Lionel Laurent is a Bloomberg Gadfly columnist covering finance and markets. He previously worked at Reuters and Forbes.

It's the end of an era. Veteran London banker Michael Sherwood is leaving Goldman Sachs.

It doesn't feel like a victory lap -- more like the end of a 30-year career that mirrors the rise of star bond traders, complex credit derivatives and ever-swelling bonuses. And their sunset.

Since 2005, Sherwood has been the co-CEO of Goldman Sachs International, the U.S. firm's European operation. He told Bloomberg News in an interview on Monday he was ready to slow down, spend more time investing his money and pursue philanthropic interests.

The 51-year-old's most recent public appearance this year may have contributed. He had to apologize to British lawmakers over his firm's involvement in the sale of failed retailer BHS. Speaking to the FT, he denied it played a part in his decision, calling it "one blip" in a three-decade career.

But it wasn't just BHS. Brexit is likely to have come as a blow to Sherwood, who campaigned to remain in the EU. For a banker who began his career just as the City of London cut red tape and opened its doors to new stars, presiding over its disintegration can't have been an appetizing prospect.

Jobs could be tempted away to Luxembourg, Dublin or even New York. Brexit means more compliance, more contingency planning, more employee shuffling and more cost-cutting.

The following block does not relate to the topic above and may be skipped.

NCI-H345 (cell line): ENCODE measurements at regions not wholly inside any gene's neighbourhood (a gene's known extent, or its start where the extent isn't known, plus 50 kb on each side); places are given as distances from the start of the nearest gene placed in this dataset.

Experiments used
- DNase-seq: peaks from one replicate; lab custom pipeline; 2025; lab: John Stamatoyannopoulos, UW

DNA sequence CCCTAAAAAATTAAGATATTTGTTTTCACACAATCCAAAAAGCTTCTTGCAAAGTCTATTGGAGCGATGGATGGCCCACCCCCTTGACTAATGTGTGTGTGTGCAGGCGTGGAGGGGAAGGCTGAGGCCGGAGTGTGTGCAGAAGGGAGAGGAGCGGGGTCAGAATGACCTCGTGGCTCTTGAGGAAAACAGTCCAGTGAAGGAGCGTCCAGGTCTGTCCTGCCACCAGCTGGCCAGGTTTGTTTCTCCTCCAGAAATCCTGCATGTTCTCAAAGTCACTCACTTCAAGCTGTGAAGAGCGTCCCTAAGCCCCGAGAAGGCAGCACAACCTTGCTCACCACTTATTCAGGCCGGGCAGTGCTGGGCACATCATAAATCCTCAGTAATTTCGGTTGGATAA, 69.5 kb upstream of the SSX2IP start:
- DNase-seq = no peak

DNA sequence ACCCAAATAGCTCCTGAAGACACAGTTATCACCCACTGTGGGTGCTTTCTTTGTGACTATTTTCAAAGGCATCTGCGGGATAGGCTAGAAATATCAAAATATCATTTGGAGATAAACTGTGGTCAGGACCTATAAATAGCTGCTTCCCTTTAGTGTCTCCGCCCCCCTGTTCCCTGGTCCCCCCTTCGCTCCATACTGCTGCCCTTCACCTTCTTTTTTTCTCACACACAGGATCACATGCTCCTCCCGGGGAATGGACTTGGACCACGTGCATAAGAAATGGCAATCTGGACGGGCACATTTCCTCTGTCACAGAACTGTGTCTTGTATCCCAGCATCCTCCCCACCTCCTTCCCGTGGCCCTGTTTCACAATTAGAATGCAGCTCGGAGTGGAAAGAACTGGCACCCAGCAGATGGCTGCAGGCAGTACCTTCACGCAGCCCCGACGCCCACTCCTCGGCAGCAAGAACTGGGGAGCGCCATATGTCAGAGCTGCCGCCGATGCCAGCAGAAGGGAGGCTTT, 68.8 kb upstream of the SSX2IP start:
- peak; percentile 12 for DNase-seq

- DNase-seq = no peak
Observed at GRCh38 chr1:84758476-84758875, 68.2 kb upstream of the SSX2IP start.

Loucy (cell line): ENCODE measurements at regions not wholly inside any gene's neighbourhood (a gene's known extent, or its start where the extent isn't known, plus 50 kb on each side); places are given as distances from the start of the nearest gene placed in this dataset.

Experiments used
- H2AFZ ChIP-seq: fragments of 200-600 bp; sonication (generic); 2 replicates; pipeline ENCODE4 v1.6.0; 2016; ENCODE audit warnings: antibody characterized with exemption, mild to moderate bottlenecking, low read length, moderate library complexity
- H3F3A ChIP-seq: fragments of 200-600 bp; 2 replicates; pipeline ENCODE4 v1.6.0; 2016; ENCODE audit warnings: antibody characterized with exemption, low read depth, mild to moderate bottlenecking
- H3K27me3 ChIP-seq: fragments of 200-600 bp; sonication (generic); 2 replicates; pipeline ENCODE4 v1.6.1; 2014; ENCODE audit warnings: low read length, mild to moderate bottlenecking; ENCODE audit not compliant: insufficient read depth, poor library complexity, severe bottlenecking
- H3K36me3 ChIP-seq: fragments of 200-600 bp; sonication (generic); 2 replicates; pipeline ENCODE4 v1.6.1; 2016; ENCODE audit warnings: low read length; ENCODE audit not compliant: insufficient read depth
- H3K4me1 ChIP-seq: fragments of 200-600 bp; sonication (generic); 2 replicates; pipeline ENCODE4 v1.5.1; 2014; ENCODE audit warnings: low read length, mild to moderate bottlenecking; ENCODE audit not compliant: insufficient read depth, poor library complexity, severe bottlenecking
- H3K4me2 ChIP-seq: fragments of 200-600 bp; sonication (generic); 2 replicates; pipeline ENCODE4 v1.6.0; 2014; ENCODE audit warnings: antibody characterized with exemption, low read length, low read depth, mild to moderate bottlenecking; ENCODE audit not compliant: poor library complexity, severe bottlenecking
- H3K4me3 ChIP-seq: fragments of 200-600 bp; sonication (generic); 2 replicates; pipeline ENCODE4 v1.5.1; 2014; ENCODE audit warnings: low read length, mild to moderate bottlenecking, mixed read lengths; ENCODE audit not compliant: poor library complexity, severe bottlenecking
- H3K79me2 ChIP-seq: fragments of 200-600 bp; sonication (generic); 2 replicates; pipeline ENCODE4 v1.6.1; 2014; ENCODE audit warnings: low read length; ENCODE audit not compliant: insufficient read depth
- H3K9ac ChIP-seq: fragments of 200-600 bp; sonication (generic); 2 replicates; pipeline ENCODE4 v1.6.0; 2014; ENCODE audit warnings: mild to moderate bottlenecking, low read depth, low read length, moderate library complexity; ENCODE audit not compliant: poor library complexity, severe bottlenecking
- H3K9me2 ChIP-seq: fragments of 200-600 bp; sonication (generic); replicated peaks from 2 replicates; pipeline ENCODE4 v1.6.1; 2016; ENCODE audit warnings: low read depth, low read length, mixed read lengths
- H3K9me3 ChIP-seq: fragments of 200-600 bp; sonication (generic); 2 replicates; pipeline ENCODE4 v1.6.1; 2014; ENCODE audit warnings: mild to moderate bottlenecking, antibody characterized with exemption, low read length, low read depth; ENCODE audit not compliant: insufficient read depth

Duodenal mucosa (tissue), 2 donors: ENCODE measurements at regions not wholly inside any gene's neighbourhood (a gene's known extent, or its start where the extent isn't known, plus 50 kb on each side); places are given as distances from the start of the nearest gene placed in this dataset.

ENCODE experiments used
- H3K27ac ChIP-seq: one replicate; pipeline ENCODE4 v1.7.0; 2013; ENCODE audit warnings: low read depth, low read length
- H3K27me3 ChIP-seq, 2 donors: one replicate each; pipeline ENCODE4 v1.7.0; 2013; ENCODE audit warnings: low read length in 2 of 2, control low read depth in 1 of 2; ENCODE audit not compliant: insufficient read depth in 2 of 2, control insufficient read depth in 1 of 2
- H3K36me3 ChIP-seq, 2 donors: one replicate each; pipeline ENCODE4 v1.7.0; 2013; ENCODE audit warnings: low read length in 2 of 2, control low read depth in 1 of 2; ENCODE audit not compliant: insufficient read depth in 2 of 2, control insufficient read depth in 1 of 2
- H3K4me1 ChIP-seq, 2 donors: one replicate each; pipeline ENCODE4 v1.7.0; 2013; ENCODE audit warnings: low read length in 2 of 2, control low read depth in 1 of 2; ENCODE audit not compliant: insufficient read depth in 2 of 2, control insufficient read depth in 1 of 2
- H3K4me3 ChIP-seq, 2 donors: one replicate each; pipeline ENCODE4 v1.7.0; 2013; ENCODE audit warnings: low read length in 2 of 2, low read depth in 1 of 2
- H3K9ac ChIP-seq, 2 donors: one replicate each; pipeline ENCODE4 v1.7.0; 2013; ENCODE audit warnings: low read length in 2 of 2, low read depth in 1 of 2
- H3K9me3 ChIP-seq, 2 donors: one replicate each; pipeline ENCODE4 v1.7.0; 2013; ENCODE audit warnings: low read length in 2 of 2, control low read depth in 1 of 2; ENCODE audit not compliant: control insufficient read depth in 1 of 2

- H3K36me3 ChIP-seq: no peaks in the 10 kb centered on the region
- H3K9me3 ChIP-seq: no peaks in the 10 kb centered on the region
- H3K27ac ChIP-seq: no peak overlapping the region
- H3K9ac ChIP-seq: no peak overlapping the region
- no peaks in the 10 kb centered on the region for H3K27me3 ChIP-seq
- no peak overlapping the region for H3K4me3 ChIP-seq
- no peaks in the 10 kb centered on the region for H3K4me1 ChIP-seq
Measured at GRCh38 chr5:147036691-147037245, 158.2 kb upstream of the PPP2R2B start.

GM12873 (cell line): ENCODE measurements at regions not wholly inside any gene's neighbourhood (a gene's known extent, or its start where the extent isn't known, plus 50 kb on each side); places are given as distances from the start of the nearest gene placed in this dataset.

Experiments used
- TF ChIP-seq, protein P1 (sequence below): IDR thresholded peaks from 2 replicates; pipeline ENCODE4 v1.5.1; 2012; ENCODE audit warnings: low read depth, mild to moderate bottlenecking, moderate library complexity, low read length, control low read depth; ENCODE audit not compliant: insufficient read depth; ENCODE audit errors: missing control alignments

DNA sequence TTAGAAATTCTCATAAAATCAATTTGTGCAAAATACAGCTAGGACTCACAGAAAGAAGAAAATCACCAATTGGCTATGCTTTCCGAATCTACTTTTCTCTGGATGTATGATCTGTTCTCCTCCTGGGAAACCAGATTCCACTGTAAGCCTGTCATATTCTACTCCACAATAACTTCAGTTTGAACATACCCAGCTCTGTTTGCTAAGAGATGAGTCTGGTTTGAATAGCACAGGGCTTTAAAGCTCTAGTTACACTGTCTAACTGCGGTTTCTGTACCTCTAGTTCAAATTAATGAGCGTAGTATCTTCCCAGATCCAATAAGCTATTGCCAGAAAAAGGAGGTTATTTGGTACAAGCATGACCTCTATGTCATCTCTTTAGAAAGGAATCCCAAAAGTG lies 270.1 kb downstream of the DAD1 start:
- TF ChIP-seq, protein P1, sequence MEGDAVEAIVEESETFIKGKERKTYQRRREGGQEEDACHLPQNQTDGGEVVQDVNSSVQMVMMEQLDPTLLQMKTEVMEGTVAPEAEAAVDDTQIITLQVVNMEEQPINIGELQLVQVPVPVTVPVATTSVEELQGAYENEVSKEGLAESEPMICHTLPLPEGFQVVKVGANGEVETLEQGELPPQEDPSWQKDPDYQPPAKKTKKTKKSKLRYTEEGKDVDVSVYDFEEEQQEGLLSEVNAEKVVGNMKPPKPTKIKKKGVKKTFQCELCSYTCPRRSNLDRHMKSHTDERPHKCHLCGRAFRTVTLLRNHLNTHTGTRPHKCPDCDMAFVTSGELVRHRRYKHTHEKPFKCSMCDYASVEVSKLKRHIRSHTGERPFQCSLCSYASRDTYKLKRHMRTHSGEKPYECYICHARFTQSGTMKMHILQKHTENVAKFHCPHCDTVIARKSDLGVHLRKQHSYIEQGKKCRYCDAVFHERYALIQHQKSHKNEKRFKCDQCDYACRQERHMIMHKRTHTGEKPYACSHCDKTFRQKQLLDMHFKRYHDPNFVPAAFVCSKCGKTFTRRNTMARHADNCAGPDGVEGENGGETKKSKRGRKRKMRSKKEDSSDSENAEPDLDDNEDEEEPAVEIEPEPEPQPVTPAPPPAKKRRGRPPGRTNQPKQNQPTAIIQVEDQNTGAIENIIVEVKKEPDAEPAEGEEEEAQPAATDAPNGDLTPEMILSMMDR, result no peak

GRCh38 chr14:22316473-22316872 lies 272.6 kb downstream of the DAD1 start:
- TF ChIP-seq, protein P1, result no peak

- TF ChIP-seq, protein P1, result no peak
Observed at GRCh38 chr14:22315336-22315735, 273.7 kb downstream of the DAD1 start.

End of an Era
Front-office headcount at the top global investment banks as tracked by Coalition
Source: Coalition

Sherwood is a reminder of the rollicking past of U.S. investment banks in the 1980s and 1990s. A 1993 profile in the U.K.'s Independent newspaper described him as a rising star who "flabbergasted" bond markets and gloated about his best deals. He drove a Porsche and bought the best theater tickets -- but would leave the show early if "bored."

The future isn't quite as exciting for fixed-income specialists.

The sell-off in bond markets, described as a "Great Rotation" into stocks, is being hailed as the end of a 30-year bull run. Even if the election of Donald Trump heralds the prospect of a roll-back of financial regulation, it will be hard to make a case for the glory days of prop trading making a return anytime soon.

And as well-connected, reputed and respected Sherwood is, it's hard to say he represents the future of Goldman.

This year, the bank started a consumer online lending platform called Marcus. The firm is experimenting with new blockchain technology and using its own research on hedge funds as the basis for an exchange-traded fund.

Goldman CEO Lloyd Blankfein described the bank as a technology firm last year, and it's no surprise to see specialists like chief information officer Marty Chavez in the ascendant. Faced with a future of blockchains and Brexit, it's no wonder Sherwood was ready to call it a day.

This column does not necessarily reflect the opinion of Bloomberg LP and its owners.

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